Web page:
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‘Just say no’ is more than a slogan for anti-drug campaigns

‘Just say no’ is more than a slogan for anti-drug campaigns

Farmworkers have the right to say no if they feel that a situation is dangerous.

An unwritten rule, especially on farms, is that if you hire someone, you have the right to tell them what to do. There are some people more tactful at doing that than others, but that’s a subject for another day. Do you really have this right?

Mike Manning counters that workers have rights, too. Whether it’s your son, your spouse, a part-time neighbor boy or a full-time employee, they have rights. And one of their rights is to refuse to do something if they can justify why they feel it’s dangerous or unsafe.

Related: 'Lucky' the stick figure isn't helping his chances of surviving a grain bin accident

NO BOSS, I’M NOT GOING IN! If the boss asks you to go in a grain bin with the auger running, you have the right to refuse. Mike Manning won’t be there to rescue you like he rescues Lucky — the stick figure he uses to demonstrate what to do in a grain bin entrapment.

“If you’re the worker, you always have the right to say ‘No!'” Manning stresses. While he also works with farmers, over the past two years Manning has focused on educating young workers about safety procedures in confined spaces. His efforts are sponsored by Purdue University’s farm safety program, headed up by Bill Field, Extension farm safety specialist.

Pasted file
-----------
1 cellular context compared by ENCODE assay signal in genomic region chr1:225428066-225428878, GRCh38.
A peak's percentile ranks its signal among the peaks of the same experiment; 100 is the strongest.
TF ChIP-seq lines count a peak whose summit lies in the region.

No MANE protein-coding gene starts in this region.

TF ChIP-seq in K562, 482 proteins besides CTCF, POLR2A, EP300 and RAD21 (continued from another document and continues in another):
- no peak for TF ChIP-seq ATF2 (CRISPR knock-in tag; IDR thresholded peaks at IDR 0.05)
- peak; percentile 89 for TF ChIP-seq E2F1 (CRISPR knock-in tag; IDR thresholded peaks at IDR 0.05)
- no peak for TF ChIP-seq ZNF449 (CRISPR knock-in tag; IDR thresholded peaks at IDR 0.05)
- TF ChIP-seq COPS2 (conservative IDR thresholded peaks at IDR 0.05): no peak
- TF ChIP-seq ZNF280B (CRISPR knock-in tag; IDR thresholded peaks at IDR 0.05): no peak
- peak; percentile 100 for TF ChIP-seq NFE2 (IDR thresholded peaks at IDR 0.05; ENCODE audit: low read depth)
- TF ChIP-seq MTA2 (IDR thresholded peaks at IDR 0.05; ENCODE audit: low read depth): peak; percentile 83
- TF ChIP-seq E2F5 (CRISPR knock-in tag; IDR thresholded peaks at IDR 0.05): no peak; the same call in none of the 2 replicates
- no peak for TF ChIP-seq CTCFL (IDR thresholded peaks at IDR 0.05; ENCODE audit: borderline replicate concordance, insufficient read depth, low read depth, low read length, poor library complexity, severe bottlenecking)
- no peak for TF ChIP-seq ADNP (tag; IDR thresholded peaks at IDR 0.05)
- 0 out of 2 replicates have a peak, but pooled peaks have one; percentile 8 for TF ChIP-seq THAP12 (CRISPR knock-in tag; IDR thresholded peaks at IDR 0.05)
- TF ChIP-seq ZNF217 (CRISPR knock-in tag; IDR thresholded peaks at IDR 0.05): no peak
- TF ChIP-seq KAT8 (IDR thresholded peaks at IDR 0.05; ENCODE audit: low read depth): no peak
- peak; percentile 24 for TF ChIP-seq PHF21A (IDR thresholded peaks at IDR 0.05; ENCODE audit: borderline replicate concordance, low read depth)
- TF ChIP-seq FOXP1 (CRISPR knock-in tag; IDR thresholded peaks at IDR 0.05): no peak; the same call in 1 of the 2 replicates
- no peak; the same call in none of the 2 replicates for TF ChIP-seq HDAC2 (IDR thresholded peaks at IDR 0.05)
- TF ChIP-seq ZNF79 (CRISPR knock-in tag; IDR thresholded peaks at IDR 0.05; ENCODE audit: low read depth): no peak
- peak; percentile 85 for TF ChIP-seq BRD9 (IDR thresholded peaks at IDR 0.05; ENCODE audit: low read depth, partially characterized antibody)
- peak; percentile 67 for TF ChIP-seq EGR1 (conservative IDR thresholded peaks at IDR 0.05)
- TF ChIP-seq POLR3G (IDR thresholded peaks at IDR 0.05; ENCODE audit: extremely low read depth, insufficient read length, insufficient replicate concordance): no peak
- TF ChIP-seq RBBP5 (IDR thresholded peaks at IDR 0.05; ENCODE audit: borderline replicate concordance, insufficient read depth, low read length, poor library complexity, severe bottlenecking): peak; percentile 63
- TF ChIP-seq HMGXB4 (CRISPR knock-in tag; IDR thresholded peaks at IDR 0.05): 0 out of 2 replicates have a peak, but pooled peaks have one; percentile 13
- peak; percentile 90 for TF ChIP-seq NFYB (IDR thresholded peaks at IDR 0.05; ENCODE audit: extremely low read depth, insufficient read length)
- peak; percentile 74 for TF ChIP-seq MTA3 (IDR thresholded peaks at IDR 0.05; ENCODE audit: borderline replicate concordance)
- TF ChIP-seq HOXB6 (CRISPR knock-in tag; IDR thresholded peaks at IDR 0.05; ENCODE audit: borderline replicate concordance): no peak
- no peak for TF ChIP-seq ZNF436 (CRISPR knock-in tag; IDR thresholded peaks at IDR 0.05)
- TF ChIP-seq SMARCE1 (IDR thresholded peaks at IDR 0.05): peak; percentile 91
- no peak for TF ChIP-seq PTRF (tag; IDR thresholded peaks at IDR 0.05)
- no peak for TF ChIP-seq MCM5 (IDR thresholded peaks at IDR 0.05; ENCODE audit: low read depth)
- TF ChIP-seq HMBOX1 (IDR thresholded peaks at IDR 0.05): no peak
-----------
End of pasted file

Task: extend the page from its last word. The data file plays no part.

Saying you don’t feel comfortable doing a job your boss assigned is your right, but that doesn’t mean it’s easy, Manning observes. The tendency, especially for young workers, is to please the boss, especially if they haven’t been on the job long. Manning urges young workers to be aware of potential dangers, think for themselves and explain why they think a situation is too dangerous for them.

Perhaps they haven’t been trained properly, or maybe the employer isn’t providing the proper personal protective gear, such as a mask designed for the hazard the employees might encounter. These are also rights that employees have, Manning says.

“You also have a right as a worker to have access to training, and to have knowledge of what to do in an emergency,” Manning says.

Personal reflections

I’ve heard Manning talk to prospective young workers. When he talks about their rights, my first reaction is to bristle — because today, if I’m needing help on my small sheep operation, I’m the one hiring, not the one being hired. I expect them to do what I say, when I say it.

Too harsh? If you can honestly say you have never taken that same attitude, then let me know. In that case, I am too harsh.

Assume many employers take that attitude on the farm. I’ve come to realize that when I do that, I put the employee in a bind, especially if it’s a young person who needs gas money, who might be intimidated working for a much older person anyway.

If he or she sees something in a way that I don’t, and perhaps sees potential risk, he or she is not likely to bring it up. This worker is going to be more inclined to do the job and hope everything works out OK.

From hiring a few young people, I’ve discovered that just because I’m older, I’m not always the smartest person in the barn. Manning has a point. Workers do have rights, even on farms.

One of them is to tell the boss he or she is wrong, and tell them why. A word to the wise if you’re a young person, though. I would learn what the word ″tact″means before you have such an encounter!

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